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A Legacy of Murder: A Kate Hamilton Mystery
by Connie Berry
About A Legacy of Murder
A Legacy of Murder: A Kate Hamilton Mystery
2nd in Series
Crooked Lane Books (October 8, 2019)
Hardcover ~336 Pages
Digital ASIN: B07NKQDYM3
American antique dealer Kate Hamilton’s Christmastime jaunt to a charming English village leads to an investigation of a missing ruby…and a chain of murders.
It’s Christmastime and antiques dealer Kate Hamilton is off to visit her daughter, Christine, in the quaint English village of Long Barston. Christine and her boyfriend, Tristan, work at stately-but-crumbling Finchley Hall. Touring the Elizabethan house and grounds, Kate is intrigued by the docent’s tales of the Finchley Hoard, and the strange deaths surrounding the renowned treasure trove. But next to a small lake, Kate spies the body of a young woman, killed by a garden spade.
Nearly blind Lady Barbara, who lives at Finchley with her loyal butler, Mugg, persuades Kate to take over the murdered woman’s work. Kate finds that a Burmese ruby has vanished from the legendary Blood-Red Ring, replaced by a lesser garnet. Were the theft and the woman’s death connected?
Kate learns that Lady Barbara’s son fled to Venezuela years before, suspected of murdering another young woman. The murder weapon belonged to an old gardener, who becomes the leading suspect. But is Lady Barbara’s son back to kill again? When another body is found, the clues point toward Christine. It’s up to Kate to clear her daughter’s name in Connie Berry’s second Kate Hamilton mystery, a treasure for fans of traditional British mysteries.
About Connie Berry
Like her protagonist, Connie Berry was raised in the antiques trade. After teaching theology for twenty-five years, she took up writing mysteries featuring high-end antiques and the legacy of the past. Connie loves history, cute animals, travel with a hint of adventure, and all things British. She lives in Ohio with her husband and adorable dog, Millie.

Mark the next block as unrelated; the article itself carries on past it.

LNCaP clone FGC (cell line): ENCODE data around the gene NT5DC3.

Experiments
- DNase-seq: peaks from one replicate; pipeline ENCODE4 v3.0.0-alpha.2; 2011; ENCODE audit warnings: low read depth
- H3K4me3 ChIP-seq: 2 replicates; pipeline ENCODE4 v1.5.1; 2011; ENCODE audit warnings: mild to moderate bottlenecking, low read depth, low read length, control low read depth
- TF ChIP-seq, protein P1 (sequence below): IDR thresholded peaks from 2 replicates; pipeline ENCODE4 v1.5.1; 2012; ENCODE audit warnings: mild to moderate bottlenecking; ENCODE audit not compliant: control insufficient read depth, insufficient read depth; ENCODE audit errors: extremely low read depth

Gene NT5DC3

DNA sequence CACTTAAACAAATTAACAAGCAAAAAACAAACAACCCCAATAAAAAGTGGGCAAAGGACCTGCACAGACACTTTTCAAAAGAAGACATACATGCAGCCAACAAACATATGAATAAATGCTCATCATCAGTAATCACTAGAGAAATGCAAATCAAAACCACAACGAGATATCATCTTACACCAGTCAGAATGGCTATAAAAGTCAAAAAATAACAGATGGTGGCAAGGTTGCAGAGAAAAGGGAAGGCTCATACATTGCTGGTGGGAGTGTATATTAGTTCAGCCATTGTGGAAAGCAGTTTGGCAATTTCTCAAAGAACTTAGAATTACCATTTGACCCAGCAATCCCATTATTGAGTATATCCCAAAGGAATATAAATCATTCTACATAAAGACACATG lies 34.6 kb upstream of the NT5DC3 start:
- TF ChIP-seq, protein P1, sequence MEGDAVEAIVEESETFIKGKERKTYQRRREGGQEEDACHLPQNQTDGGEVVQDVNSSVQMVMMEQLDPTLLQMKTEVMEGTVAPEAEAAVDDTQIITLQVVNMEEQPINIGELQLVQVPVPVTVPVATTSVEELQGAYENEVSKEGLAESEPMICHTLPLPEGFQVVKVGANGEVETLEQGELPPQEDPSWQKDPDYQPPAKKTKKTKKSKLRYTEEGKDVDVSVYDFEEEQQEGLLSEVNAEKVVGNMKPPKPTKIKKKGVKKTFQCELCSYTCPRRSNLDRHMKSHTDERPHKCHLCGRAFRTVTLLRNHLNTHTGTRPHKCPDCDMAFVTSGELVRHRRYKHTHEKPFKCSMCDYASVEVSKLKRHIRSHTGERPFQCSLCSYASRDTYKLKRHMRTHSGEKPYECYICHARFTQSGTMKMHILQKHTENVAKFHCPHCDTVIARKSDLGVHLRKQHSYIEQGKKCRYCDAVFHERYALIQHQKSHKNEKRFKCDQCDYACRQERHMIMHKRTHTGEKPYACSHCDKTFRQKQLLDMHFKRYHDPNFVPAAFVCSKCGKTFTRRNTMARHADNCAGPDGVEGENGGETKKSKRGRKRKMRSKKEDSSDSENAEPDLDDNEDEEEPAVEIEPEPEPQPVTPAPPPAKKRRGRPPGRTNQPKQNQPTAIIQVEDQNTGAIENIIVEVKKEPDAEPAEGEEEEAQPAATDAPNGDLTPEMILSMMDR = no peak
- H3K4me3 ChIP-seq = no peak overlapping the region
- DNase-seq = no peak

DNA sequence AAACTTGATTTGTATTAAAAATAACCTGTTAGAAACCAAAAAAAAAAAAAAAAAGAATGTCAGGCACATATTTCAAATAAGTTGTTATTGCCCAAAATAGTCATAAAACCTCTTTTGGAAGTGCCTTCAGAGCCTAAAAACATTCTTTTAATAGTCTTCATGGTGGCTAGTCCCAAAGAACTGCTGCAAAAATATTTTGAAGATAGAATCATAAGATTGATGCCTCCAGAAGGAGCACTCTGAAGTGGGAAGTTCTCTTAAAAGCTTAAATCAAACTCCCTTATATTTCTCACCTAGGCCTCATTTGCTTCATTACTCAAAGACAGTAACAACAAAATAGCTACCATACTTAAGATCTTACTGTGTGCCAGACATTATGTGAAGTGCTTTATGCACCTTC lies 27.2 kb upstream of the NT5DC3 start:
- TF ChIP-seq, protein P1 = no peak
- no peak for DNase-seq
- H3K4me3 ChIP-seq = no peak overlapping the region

Author Links: Website –www.connieberry.com
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WHO WANTS A HAPPY ENDING?
by Connie Berry
Like most authors, my interest in story-telling stems from my childhood. One of my earliest memories is of my mother, an ex-elementary-school teacher, reading to me from the classics—Winnie the Pooh, Mother Goose, The Wind in the Willows. Some of the stories didn’t make sense, even to a three-year-old. Why would the parents in “Rock-a-Bye Baby” hang their infant’s cradle in a tree? And why could Jack Spratt’s wife eat no lean? That one still puzzles me.
Some of the stories were sad. I didn’t like the sad ones. Poor Humpty Dumpty—one misstep and splat. And “The King’s Breakfast” by A. A. Milne—why would no one get the king “a little bit of butter for his bread?” I didn’t think that an unreasonable request. How about the hapless maid in “Sing A Song of Sixpence” who got her nose snipped off by a blackbird? Was it retribution for the four-and-twenty blackbirds baked in a pie? And the three blind mice who had their tails chopped off? I mean, really. Where was PETA when we needed them?
This little book is dedicated to my Mom and Dad. It isn’t very big but those of you who
like mysteries that end out solved will like it I’m sure. It really is a little book with in it
lots of little mysteries following a pattern of life anyone lives. I am ten years old and this
is my first story. I don’t make them sad stories because I don’t like sad stories. I like
happy stories and stories that have adventure in them. I had better stop describing my
story before you know all about my story before you know what it is.
The appeal of classic crime fiction, many have said, is the restoration of justice and order. Bad things happen, of course—people are murdered, crimes are committed, families are devastated, the fabric of society itself is torn asunder—but readers expect, in the end, that order will be restored, the guilty will be found and punished.
Today there’s a tendency to blur the lines of good and evil, justice and injustice. Think about the movie Chinatown. Or the recent blockbuster Gone Girl. The stories are compelling but ultimately unsatisfying. A friend told me she couldn’t put Gone Girl down, but when she’d read the last page, she threw the book at the wall. No one in a movie theater claps at a sad ending, do they? We do clap when, against all odds, good triumphs over evil. We clap when determination, ingenuity, and compassion overcome the forces of chaos and destruction. We clap for kindness and mercy.
I write the Kate Hamilton Mystery series, set in the U.K. and featuring American antiques dealer Kate Hamilton and English Detective Inspector Tom Mallory. A Legacy of Murder, second in the series, was released on October eighth. I still like happy endings—in fiction and in life.
What about you? What movies or novels have you clapped for?
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